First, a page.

Photographing Bedrooms

Property Photography and Shooting the Bedroom

Photographing Bedrooms

Photographing Bedrooms - The bedrooms are normally fairly straightforward and present few problems. Depending on the size of the property, I normally take photos of just the master bedroom, or the master and one other. The agents can only get so many images in their window, on the web and in their promotional literature.

I would say that the bedroom is one of the most important aspects of any property. After all, it is the first thing that you see every day when you wake up and it is where most people spend about a third of their life.

It is also one of the main images a person or couple will look at when deciding to view a property. Making it look appealing and inviting therefore, is important.

Try to show off its best features;

  • Is it bright, south facing and gets a lot of sunshine?
  • Does it have big bright windows?
  • Does it have an en-suite bathroom you could incorporate into the shot?
  • How big is the bed?
  • Does it have a walk-in wardrobe?
  • What are the views like?
  • What is the lighting like?
  • Would a stitched shot help here?
  • Does it have a terrace or any other interesting features?

Take a good look before you set up the lights etc. If need be, take 2 or 3 shots from different angles, it is better to be safe than sorry.

Remember that wherever you set up your camera to use the same lighting arrangement as mentioned earlier. Set both studio lights both sides, and as close to the camera as possible. You want to try and fire the lights straight through the cameras field of view to create the least amount of shadows.

If the main bedroom happens to be quite small, try the method of bounced flash as discussed in the previous bathroom section. You should have enough power to cope.

One tip for a different kind of shot is this;

Imagine you live in the house and wake up in the bed. What do you see, what is the view from the actual bed? If it is nice, set the camera up on the tripod, and on the centre of the bed itself in front of or in place of the pillows. Use a self timer function either on the camera on via a cable release to take the shot.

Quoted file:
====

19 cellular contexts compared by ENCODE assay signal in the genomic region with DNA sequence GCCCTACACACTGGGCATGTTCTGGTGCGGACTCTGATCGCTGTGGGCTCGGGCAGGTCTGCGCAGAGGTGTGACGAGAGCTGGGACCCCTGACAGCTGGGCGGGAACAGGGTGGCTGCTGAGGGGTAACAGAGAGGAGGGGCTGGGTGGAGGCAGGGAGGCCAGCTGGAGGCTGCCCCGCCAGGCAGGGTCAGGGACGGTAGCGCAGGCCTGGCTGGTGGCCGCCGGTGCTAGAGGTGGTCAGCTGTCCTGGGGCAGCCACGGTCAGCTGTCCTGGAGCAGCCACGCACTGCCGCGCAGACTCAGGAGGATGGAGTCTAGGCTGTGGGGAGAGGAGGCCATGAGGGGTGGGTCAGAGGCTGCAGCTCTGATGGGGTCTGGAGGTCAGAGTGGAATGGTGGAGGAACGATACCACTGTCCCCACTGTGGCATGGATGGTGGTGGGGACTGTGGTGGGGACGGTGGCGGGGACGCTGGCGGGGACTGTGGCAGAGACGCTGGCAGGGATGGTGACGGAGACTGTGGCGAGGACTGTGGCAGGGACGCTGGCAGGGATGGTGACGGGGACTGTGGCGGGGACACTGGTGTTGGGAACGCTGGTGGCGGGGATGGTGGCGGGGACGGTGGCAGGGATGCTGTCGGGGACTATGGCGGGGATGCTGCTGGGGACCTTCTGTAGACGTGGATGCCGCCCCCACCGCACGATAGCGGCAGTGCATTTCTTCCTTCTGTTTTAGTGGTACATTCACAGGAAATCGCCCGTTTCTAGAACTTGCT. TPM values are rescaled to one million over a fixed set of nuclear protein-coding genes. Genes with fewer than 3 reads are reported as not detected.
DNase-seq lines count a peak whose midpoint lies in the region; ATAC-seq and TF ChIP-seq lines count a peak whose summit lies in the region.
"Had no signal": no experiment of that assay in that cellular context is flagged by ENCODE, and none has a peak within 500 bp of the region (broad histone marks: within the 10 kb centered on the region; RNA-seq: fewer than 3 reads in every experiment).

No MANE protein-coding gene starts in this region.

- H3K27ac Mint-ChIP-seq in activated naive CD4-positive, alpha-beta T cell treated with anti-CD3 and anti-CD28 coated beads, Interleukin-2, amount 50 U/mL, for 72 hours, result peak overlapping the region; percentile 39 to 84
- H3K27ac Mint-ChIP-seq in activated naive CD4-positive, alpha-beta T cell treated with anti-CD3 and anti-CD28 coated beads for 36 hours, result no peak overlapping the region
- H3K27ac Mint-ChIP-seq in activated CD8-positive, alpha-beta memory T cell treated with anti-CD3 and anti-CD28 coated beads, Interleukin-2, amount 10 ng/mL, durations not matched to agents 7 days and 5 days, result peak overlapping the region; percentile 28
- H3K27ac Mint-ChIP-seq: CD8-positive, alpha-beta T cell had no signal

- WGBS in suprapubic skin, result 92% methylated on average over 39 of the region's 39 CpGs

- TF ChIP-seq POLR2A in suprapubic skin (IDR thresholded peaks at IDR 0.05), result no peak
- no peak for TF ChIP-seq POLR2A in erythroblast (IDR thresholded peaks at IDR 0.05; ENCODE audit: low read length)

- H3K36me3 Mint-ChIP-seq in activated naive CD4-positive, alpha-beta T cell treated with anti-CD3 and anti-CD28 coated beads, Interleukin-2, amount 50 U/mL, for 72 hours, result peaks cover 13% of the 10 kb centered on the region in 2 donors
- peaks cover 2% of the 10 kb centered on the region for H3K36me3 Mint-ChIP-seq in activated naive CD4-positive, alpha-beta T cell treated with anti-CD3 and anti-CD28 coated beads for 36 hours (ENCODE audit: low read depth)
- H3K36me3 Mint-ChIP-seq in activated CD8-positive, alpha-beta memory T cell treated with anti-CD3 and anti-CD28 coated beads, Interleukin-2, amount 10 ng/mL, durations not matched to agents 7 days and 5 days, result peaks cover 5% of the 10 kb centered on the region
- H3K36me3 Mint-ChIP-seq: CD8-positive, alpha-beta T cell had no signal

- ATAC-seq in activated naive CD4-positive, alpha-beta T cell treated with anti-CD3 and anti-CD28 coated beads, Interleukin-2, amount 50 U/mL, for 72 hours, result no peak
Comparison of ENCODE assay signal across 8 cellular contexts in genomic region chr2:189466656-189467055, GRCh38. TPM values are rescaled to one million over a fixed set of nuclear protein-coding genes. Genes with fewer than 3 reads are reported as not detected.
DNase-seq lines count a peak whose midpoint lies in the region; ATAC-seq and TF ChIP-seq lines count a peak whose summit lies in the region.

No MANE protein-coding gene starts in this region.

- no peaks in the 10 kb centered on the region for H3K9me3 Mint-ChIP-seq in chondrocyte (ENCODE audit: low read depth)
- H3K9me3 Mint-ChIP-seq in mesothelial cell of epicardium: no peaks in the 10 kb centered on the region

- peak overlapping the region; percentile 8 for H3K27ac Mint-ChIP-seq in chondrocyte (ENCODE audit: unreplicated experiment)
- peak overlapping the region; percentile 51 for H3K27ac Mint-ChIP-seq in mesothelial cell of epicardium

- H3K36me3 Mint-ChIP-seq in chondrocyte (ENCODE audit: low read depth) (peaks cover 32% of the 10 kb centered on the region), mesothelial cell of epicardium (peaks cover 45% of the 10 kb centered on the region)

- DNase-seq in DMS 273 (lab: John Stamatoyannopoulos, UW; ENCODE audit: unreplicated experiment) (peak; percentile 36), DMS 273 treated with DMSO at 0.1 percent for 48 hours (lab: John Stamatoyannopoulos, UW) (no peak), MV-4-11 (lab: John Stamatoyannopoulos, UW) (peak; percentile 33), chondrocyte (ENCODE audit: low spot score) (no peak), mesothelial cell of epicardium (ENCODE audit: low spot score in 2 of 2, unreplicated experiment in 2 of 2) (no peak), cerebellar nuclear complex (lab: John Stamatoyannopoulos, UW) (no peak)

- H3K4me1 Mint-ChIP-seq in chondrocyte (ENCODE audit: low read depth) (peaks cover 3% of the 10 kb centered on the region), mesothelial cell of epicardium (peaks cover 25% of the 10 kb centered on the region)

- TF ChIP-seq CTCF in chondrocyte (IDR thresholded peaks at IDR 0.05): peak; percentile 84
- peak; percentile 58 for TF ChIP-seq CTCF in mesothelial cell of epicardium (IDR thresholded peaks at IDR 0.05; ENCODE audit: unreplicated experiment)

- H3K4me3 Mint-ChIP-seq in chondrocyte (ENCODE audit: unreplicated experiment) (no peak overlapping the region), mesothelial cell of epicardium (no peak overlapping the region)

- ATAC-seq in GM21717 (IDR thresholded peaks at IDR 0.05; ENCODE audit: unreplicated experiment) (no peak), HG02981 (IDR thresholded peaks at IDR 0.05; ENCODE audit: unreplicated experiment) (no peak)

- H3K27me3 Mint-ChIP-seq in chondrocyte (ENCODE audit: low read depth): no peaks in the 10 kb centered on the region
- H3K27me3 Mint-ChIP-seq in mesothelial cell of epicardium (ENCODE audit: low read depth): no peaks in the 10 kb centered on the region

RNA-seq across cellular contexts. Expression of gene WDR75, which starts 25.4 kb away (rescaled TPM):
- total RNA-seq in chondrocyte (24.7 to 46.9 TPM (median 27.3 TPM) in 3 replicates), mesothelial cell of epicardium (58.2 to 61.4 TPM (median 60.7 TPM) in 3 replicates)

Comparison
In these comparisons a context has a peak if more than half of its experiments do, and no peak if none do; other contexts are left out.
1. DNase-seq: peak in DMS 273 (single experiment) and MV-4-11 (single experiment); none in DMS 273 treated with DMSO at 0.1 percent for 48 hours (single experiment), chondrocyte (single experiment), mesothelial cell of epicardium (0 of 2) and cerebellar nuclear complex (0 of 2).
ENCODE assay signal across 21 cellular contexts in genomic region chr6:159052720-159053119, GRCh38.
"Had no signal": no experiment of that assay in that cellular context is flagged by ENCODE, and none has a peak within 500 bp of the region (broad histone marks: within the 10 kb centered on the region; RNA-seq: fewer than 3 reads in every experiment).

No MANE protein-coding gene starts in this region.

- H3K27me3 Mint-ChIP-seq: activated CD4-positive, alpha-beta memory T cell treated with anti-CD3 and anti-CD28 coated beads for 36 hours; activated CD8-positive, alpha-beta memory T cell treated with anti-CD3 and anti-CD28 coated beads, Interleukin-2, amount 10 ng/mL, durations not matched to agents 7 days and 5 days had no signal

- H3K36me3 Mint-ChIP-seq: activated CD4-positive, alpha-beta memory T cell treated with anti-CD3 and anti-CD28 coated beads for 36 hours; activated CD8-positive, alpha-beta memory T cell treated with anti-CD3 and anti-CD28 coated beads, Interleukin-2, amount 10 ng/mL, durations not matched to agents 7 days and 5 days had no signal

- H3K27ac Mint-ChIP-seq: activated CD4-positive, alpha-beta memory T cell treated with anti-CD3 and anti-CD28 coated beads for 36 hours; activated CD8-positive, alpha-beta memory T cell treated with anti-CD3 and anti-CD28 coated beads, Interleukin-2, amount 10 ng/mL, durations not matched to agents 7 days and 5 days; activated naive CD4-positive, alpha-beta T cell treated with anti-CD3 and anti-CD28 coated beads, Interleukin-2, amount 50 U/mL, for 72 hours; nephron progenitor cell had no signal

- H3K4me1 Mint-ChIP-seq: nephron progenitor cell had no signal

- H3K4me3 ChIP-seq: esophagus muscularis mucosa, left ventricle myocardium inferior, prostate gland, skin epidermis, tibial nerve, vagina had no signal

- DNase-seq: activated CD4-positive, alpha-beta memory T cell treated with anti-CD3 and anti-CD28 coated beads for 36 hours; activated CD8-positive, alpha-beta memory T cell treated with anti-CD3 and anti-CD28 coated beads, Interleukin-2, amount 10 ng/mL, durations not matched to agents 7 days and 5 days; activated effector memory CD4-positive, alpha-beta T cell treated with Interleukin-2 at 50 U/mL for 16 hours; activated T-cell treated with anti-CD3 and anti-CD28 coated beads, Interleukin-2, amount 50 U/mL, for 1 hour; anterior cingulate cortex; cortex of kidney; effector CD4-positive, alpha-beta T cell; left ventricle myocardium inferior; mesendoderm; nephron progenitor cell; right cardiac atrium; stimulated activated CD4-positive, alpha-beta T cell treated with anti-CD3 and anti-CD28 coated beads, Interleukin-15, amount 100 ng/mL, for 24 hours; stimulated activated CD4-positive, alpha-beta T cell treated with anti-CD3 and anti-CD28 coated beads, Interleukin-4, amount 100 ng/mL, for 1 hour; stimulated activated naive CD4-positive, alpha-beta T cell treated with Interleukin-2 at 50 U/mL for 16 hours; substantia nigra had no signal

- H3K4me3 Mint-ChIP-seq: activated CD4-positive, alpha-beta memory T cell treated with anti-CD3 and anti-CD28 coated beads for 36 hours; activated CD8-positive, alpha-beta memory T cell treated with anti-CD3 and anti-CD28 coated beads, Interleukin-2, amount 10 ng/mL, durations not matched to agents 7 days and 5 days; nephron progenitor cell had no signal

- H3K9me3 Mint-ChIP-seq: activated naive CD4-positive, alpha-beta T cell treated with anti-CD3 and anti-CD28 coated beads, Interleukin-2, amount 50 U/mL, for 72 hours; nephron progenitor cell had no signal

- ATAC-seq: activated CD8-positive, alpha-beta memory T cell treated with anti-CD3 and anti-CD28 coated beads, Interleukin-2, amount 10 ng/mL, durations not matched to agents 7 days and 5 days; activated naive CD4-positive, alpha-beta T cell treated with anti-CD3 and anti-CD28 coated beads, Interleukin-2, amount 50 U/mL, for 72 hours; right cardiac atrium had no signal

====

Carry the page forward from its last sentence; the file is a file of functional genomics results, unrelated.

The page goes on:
Set up the lights accordingly to best light the view. You may have to place on light either side of the bed, facing where the camera is facing. It will probably take a few shots to get right but it should look great and not many people think of it.

If it doesn't come out exactly straight, don't worry, you can adjust and straighten later in Photoshop.

Also, check to see if it is daylight outside or dusk/night when photographing bedrooms. Work out if it is best to have the curtains open or closed, views or no views. Try both if you have time but remember to turn on all the room lights either way. Clear away any clutter and/or personal items. Make the bedclothes look presentable and generally get the image looking neat and tidy.

Are there any special features in the bedrooms?

  • Fireplace?
  • En-suite bathroom?
  • Antique furniture?
  • Chandelier?
  • Terrace?
  • Walk-in wardrobe?

Basically anything that shows off the room and its potential, photograph it. Don't be afraid to get in close and isolate any interesting features.

Finally, remember to leave the room as you found it.

Photographing Bedrooms
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